Skip to main content

Baseline reversal performance prior to cocaine administration in marmoset monkeys

Thursday, October 11, 2012 — Poster Session IV

2:00 p.m. – 4:00 p.m.

Natcher Conference Center, Building 45




  • H. Stepp
  • A. M. Belcher
  • E. A. Stein


Cognitive flexibility, a critical feature of executive function, can be impaired by chronic cocaine, as demonstrated by findings that exposed humans and animals show deficits in performance of tasks that require changing behavior to match updates in learned reward values. Additionally, recent evidence suggests that cocaine-addicted individuals show differences in the functional connectivity of several resting-state brain networks. The ultimate goal of this research is to evaluate the impact of long-term cocaine administration on cognitive performance, and to observe whether the expected cocaine-induced cognitive changes are reflected by parallel changes in brain connectivity. Here we report preliminary findings of baseline cognitive performance of four healthy, male marmoset monkeys trained to perform a simple two-stimulus discrimination and reversal task. Marmosets were trained to work for sugar-sweetened liquid reward using the Cambridge Neuropsychological Test Automated Battery (CANTAB) touchscreen apparatus. Baseline performance was established by counting errors and trials to criterion. After the initial shaping phase, all marmosets learned to perform a discrimination set at 85% criterion within 40 sessions. Future research will use baselines established here to examine the effects of cocaine on cognitive performance, and to explore potential neural correlates of these behavioral changes in functional brain networks.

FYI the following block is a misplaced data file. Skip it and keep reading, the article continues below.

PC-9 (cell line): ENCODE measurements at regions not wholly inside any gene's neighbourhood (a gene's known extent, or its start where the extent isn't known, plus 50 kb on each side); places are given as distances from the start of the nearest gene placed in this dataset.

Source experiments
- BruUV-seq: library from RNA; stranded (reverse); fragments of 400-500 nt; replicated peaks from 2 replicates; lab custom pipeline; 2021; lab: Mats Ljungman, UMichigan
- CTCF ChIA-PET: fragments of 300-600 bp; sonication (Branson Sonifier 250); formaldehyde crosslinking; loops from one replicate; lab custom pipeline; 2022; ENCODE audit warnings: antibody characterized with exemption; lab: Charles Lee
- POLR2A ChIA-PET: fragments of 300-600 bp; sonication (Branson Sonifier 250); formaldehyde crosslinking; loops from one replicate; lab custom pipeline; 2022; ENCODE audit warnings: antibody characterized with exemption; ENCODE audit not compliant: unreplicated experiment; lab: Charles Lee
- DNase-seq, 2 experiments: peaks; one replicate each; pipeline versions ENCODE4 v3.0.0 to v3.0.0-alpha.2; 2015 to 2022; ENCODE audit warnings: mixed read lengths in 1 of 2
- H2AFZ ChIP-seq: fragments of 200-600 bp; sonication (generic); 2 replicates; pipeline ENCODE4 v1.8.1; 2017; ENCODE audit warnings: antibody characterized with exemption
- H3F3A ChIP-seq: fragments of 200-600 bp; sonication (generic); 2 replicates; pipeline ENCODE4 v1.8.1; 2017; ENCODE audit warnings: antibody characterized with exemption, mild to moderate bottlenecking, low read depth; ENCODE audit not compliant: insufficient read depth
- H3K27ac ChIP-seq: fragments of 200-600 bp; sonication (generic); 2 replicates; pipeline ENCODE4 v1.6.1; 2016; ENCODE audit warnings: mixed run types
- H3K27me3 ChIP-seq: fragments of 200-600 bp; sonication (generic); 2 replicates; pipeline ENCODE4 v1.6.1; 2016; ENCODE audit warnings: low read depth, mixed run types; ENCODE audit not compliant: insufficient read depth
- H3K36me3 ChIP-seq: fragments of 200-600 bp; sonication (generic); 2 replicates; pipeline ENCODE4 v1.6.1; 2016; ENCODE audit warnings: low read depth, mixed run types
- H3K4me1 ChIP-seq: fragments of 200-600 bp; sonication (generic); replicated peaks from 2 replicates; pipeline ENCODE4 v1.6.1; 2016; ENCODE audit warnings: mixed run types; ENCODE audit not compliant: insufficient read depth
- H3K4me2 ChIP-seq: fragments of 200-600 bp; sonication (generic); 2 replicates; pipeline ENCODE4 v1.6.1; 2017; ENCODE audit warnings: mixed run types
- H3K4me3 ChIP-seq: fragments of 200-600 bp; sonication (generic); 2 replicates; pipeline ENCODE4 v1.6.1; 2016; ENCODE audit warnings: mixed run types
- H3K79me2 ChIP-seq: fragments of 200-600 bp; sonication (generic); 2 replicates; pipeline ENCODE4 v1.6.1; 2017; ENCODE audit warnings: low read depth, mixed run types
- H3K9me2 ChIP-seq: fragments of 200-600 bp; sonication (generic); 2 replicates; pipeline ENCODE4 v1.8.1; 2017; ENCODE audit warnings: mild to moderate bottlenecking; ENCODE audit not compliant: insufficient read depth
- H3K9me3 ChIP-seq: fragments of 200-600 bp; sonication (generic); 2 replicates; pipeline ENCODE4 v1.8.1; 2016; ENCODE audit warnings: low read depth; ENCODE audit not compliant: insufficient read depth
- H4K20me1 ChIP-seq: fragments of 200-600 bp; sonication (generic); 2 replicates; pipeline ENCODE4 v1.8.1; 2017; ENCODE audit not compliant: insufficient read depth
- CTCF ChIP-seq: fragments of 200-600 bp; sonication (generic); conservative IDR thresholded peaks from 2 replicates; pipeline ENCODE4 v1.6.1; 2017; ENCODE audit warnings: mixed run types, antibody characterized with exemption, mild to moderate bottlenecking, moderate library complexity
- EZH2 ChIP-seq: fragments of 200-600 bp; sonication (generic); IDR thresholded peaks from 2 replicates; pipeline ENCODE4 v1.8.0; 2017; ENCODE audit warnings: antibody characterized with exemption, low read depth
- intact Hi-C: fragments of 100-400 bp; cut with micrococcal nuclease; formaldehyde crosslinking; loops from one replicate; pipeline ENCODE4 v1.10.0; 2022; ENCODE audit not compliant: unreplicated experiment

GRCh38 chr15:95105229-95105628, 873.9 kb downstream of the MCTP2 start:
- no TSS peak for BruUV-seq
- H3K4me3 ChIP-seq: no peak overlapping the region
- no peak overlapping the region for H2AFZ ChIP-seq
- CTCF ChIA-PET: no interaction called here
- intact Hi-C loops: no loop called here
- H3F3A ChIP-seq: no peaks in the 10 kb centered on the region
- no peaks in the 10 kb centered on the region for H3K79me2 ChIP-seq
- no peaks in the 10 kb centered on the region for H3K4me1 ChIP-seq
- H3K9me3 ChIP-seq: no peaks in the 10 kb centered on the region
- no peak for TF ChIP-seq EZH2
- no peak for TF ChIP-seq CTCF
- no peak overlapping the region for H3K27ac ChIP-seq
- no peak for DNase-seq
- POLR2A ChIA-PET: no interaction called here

back to top